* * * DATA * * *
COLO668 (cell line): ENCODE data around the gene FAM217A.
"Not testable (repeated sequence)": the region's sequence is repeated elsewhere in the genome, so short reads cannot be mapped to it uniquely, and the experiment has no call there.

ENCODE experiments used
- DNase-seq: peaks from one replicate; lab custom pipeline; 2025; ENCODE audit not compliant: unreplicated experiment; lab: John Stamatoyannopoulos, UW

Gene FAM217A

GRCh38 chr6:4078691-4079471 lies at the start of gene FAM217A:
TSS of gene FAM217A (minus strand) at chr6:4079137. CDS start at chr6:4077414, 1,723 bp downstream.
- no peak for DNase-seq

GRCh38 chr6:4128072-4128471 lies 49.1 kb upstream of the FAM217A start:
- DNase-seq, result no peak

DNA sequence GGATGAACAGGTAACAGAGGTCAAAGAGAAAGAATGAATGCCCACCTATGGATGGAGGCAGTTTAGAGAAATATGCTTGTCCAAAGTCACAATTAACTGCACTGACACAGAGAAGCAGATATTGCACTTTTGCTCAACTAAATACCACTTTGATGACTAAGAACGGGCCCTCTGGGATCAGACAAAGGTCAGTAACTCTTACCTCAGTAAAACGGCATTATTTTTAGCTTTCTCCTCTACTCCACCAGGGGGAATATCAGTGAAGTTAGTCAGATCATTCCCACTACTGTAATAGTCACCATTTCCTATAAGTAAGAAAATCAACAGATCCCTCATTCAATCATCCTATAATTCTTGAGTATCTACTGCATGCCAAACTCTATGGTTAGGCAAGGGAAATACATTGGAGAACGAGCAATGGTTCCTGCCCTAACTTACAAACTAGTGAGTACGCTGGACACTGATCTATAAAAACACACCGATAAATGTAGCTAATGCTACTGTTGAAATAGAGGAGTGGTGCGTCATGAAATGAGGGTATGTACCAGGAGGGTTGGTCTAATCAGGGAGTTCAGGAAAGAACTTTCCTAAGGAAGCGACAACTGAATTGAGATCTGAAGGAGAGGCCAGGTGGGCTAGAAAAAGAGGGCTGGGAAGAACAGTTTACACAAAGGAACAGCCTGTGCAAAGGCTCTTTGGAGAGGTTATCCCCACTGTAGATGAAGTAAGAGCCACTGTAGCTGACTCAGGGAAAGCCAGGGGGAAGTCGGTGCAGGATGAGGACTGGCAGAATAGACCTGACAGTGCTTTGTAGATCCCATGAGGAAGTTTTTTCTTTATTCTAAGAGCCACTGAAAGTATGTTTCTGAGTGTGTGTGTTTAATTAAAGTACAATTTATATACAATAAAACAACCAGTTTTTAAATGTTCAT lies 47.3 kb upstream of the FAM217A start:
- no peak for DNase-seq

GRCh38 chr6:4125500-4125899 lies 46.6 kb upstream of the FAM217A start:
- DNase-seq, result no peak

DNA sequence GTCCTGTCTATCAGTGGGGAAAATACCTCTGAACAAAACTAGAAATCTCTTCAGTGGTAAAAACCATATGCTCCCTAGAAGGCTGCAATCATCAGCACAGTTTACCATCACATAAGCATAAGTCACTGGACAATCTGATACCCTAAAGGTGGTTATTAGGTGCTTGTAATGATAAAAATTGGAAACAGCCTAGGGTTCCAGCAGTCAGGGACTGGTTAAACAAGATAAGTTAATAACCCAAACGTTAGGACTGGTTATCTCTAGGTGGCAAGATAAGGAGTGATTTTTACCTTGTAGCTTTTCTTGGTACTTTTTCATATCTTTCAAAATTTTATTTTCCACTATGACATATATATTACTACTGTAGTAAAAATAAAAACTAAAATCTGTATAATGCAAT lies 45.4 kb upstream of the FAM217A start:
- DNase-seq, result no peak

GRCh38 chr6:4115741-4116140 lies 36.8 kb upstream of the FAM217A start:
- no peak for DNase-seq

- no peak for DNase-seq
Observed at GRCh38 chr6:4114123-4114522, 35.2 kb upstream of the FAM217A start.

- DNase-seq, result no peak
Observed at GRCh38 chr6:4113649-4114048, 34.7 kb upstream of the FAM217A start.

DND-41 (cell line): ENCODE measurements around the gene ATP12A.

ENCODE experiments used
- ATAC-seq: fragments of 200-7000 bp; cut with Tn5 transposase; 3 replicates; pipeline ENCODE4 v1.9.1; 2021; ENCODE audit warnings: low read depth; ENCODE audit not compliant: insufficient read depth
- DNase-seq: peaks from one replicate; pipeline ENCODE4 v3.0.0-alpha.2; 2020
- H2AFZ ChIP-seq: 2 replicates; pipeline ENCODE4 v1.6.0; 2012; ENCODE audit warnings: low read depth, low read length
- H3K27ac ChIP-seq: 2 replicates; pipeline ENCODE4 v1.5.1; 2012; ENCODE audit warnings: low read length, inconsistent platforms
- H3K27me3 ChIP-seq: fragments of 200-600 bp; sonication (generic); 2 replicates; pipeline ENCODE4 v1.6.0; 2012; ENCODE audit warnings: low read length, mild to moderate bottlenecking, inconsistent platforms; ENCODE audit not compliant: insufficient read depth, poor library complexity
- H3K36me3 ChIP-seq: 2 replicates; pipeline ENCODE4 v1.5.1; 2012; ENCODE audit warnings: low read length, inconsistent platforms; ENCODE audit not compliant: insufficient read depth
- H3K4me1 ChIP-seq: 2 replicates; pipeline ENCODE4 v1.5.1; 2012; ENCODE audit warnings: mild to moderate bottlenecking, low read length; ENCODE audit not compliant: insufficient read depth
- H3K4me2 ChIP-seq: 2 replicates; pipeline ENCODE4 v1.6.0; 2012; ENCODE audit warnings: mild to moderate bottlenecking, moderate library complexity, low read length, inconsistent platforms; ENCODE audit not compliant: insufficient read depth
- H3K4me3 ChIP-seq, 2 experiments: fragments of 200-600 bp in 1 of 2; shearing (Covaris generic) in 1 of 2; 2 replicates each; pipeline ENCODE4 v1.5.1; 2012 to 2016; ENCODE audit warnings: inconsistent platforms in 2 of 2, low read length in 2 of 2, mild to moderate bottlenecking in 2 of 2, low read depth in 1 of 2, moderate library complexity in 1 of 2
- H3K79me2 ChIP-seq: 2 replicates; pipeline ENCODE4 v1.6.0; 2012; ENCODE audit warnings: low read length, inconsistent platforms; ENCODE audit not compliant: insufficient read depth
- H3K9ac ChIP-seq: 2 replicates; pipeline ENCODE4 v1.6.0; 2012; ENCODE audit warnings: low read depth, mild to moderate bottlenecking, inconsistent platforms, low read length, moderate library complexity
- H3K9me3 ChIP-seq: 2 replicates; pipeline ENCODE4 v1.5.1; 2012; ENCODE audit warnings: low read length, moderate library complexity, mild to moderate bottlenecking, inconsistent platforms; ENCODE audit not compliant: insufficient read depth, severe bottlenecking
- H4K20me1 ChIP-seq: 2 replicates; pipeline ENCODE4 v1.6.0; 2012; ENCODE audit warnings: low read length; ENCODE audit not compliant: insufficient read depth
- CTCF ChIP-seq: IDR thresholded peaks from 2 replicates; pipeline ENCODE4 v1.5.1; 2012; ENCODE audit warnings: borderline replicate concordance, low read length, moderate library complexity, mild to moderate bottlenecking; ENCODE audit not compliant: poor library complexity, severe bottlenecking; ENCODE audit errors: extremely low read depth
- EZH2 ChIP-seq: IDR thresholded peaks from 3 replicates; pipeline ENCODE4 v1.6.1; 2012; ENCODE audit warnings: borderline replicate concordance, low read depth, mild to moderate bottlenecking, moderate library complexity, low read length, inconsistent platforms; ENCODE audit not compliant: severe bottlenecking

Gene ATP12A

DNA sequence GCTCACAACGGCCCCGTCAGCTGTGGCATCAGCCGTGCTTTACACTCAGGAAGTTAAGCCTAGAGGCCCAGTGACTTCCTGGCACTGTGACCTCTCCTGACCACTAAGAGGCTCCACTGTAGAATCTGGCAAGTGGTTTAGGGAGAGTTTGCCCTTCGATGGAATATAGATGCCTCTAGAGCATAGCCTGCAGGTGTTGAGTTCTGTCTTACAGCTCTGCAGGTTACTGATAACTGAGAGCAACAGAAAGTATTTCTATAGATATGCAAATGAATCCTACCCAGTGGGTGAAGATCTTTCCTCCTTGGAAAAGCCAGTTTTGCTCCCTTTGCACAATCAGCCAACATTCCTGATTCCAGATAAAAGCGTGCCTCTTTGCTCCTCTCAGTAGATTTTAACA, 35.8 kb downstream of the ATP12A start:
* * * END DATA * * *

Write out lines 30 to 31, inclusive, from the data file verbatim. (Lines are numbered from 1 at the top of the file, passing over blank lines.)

- H3K36me3 ChIP-seq: 2 replicates; pipeline ENCODE4 v1.5.1; 2012; ENCODE audit warnings: low read length, inconsistent platforms; ENCODE audit not compliant: insufficient read depth
- H3K4me1 ChIP-seq: 2 replicates; pipeline ENCODE4 v1.5.1; 2012; ENCODE audit warnings: mild to moderate bottlenecking, low read length; ENCODE audit not compliant: insufficient read depth